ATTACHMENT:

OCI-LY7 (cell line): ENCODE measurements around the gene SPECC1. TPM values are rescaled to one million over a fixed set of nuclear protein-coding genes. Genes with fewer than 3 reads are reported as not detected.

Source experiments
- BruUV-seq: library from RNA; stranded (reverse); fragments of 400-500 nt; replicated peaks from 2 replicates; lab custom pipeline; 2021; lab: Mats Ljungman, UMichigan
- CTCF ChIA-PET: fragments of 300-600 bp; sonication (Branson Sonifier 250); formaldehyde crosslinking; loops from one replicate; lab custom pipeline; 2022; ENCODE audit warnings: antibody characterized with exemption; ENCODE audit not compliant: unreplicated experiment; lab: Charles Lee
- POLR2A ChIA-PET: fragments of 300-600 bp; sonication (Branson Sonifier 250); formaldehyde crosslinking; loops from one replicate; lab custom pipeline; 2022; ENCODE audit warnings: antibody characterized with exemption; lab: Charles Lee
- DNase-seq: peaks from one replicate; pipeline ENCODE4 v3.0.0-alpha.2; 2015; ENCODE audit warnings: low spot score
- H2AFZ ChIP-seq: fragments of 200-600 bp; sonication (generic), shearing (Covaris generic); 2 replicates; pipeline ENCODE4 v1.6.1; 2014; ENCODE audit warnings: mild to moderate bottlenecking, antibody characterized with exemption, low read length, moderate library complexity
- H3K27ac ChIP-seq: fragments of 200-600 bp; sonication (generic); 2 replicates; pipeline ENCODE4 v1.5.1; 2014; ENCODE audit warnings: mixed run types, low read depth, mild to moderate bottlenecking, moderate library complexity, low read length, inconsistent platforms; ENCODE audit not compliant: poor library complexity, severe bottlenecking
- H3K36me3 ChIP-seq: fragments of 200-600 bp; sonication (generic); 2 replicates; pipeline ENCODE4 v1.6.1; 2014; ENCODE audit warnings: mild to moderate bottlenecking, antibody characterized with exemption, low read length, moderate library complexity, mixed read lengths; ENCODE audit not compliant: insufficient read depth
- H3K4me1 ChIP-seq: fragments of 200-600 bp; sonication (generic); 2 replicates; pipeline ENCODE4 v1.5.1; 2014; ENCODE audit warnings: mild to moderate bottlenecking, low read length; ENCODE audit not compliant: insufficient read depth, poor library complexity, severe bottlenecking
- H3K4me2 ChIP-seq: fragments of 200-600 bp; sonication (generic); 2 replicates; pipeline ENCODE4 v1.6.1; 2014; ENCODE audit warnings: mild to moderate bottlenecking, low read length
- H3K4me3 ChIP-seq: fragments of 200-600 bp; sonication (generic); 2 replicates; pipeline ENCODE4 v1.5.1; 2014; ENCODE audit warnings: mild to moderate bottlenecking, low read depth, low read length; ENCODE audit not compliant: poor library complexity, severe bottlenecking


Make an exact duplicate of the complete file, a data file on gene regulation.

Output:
OCI-LY7 (cell line): ENCODE measurements around the gene SPECC1. TPM values are rescaled to one million over a fixed set of nuclear protein-coding genes. Genes with fewer than 3 reads are reported as not detected.

Source experiments
- BruUV-seq: library from RNA; stranded (reverse); fragments of 400-500 nt; replicated peaks from 2 replicates; lab custom pipeline; 2021; lab: Mats Ljungman, UMichigan
- CTCF ChIA-PET: fragments of 300-600 bp; sonication (Branson Sonifier 250); formaldehyde crosslinking; loops from one replicate; lab custom pipeline; 2022; ENCODE audit warnings: antibody characterized with exemption; ENCODE audit not compliant: unreplicated experiment; lab: Charles Lee
- POLR2A ChIA-PET: fragments of 300-600 bp; sonication (Branson Sonifier 250); formaldehyde crosslinking; loops from one replicate; lab custom pipeline; 2022; ENCODE audit warnings: antibody characterized with exemption; lab: Charles Lee
- DNase-seq: peaks from one replicate; pipeline ENCODE4 v3.0.0-alpha.2; 2015; ENCODE audit warnings: low spot score
- H2AFZ ChIP-seq: fragments of 200-600 bp; sonication (generic), shearing (Covaris generic); 2 replicates; pipeline ENCODE4 v1.6.1; 2014; ENCODE audit warnings: mild to moderate bottlenecking, antibody characterized with exemption, low read length, moderate library complexity
- H3K27ac ChIP-seq: fragments of 200-600 bp; sonication (generic); 2 replicates; pipeline ENCODE4 v1.5.1; 2014; ENCODE audit warnings: mixed run types, low read depth, mild to moderate bottlenecking, moderate library complexity, low read length, inconsistent platforms; ENCODE audit not compliant: poor library complexity, severe bottlenecking
- H3K36me3 ChIP-seq: fragments of 200-600 bp; sonication (generic); 2 replicates; pipeline ENCODE4 v1.6.1; 2014; ENCODE audit warnings: mild to moderate bottlenecking, antibody characterized with exemption, low read length, moderate library complexity, mixed read lengths; ENCODE audit not compliant: insufficient read depth
- H3K4me1 ChIP-seq: fragments of 200-600 bp; sonication (generic); 2 replicates; pipeline ENCODE4 v1.5.1; 2014; ENCODE audit warnings: mild to moderate bottlenecking, low read length; ENCODE audit not compliant: insufficient read depth, poor library complexity, severe bottlenecking
- H3K4me2 ChIP-seq: fragments of 200-600 bp; sonication (generic); 2 replicates; pipeline ENCODE4 v1.6.1; 2014; ENCODE audit warnings: mild to moderate bottlenecking, low read length
- H3K4me3 ChIP-seq: fragments of 200-600 bp; sonication (generic); 2 replicates; pipeline ENCODE4 v1.5.1; 2014; ENCODE audit warnings: mild to moderate bottlenecking, low read depth, low read length; ENCODE audit not compliant: poor library complexity, severe bottlenecking